“People still expect their significant others to read their minds. Sometimes I want to say to a letter writer, “How about we just send this letter to your partner?” So much can be accomplished by a good, honest conversation.”

tions you’ve received through your Love Letters column? behalf. For me, it suggested that there were

N MAGAZINE: What are some of the best rem-

new codes of conduct for dating, based on

edies you’ve come across in nursing a

technology. And I loved that so many com-

broken heart?

menters on the column said, “Hey, lady, call

GOLDSTEIN: Music. I think music cures

your own car.”

so much. And television. I always recommend a watch (or re-watch) of Buffy

N MAGAZINE: What prepared you to answer

the Vampire Slayer. And taco salad. With

people’s relationship questions?

guacamole.

GOLDSTEIN: I grew up with a single mom

who was dating in the suburbs and an

N MAGAZINE: What are three of the most pro-

older sister who was very confident when

ductive things you can do when dealing

it came to putting herself out there. Lis-

with a breakup and moving on?

tening to them—and counseling them on

GOLDSTEIN:

their dating woes—taught me so much

a great time to take a class, find a new

about what it means to advise and support

workout routine, or start anything you’ve

without too much judgment. They trained

been putting off for a long time. Two: See

me well.

friends. Call people and tell them you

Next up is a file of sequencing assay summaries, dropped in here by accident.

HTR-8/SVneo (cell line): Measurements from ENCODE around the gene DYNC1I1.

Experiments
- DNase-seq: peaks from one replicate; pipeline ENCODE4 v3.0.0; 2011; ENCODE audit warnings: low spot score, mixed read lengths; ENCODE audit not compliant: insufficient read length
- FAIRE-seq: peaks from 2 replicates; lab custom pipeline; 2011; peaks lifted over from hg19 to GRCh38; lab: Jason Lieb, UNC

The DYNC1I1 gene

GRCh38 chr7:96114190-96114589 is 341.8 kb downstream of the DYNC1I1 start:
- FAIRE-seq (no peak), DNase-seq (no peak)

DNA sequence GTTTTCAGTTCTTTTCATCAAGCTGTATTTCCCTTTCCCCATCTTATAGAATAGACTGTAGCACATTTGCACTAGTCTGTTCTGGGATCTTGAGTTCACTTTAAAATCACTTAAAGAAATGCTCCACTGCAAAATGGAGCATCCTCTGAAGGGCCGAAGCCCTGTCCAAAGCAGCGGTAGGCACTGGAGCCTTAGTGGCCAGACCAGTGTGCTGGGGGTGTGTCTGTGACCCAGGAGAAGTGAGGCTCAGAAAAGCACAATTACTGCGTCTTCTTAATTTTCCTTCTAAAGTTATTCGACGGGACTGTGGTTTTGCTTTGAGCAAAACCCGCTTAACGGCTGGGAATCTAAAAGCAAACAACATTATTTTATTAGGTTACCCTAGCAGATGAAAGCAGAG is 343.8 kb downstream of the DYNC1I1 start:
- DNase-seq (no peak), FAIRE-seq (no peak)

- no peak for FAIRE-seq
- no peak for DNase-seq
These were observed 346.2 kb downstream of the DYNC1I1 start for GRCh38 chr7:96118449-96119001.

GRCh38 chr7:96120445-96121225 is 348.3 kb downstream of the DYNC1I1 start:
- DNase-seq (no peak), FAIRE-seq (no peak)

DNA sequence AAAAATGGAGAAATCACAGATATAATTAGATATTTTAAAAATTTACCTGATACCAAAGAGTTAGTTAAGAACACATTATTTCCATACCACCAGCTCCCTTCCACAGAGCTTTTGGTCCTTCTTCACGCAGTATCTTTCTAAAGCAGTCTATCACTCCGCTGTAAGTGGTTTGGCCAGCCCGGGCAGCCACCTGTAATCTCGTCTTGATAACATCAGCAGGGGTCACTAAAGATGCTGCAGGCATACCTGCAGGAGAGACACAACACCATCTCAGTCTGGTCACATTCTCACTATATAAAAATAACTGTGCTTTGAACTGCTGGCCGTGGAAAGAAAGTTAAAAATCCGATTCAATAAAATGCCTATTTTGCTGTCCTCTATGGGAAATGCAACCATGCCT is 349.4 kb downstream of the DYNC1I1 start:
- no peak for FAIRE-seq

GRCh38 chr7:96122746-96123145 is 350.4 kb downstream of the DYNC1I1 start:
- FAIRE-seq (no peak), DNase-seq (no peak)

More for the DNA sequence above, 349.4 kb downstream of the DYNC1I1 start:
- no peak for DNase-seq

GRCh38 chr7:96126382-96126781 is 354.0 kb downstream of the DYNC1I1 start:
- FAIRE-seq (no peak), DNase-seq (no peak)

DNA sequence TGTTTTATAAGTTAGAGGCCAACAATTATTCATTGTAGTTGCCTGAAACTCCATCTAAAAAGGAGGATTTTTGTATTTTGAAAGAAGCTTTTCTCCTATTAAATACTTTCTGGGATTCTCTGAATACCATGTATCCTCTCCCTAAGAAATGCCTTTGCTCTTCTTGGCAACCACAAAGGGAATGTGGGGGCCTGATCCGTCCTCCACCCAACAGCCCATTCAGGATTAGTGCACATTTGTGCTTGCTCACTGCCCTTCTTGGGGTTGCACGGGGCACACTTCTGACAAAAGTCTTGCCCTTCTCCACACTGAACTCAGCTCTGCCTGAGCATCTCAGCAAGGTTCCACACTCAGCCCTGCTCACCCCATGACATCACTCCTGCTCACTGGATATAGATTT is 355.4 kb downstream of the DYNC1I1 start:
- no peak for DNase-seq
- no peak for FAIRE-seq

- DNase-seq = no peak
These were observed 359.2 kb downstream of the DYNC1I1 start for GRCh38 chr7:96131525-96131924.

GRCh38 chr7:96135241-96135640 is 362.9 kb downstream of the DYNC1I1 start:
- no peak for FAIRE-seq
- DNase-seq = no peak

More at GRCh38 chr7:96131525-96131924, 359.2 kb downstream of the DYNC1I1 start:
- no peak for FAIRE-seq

One: Projects are good. It’s

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need company. There’s nothing wrong

146

N MAGAZINE: Is it true that most of your read-

with connecting with people you may

ers are married or in relationships? If so,

have ignored while in the relationship.

what’s behind people’s fascination with

Three: It is a loss, so give yourself time to

single life?

grieve. Sadness is OK. Some people want

GOLDSTEIN: Most Love Letters readers are

to outrun the pain, but the only way be-

in relationships (based on past surveys).

yond it is through it.

I think they’re interested in the column

because one, so many letters come from

N MAGAZINE: What’s one mistake you think is

couples who are mid-relationship, and

most common in relationships?

two, because in reading and talking

GOLDSTEIN: People still expect their signifi-

about the problems, they learn more

cant others to read their minds. Some-


times I want to say to a letter writer, “How

able to admit to readers that I wasn’t al-

about we just send this letter to your partner?”

ways following my own advice. It was also

So much can be accomplished by a good,

time to tell them how the advice column

honest conversation. N MAGAZINE: What are two ways of keeping a relationship exciting and fulfilling?

GOLDSTEIN: Spending free time alone is nice. If the only time you’ve spent with a partner is exhausted at home or running errands, it’s no good. At the very least, take a walk when you can. I also like the idea of sharing media, reading the same book or bonding over the same TV show. I love watching couples get animated when they tell me how they watch “Game of Thrones” or “The Crown” together. It’s a nice bonding thing.

helped my family. My mom and I would

N MAGAZINE: Are men and women really from

read their letters and comments in the hos-

different planets?

pital. We learned so much from everyone

GOLDSTEIN: No. We’re all from Earth. It’s on us

who contributed to Love Letters during

Earthlings to communicate well and to treat the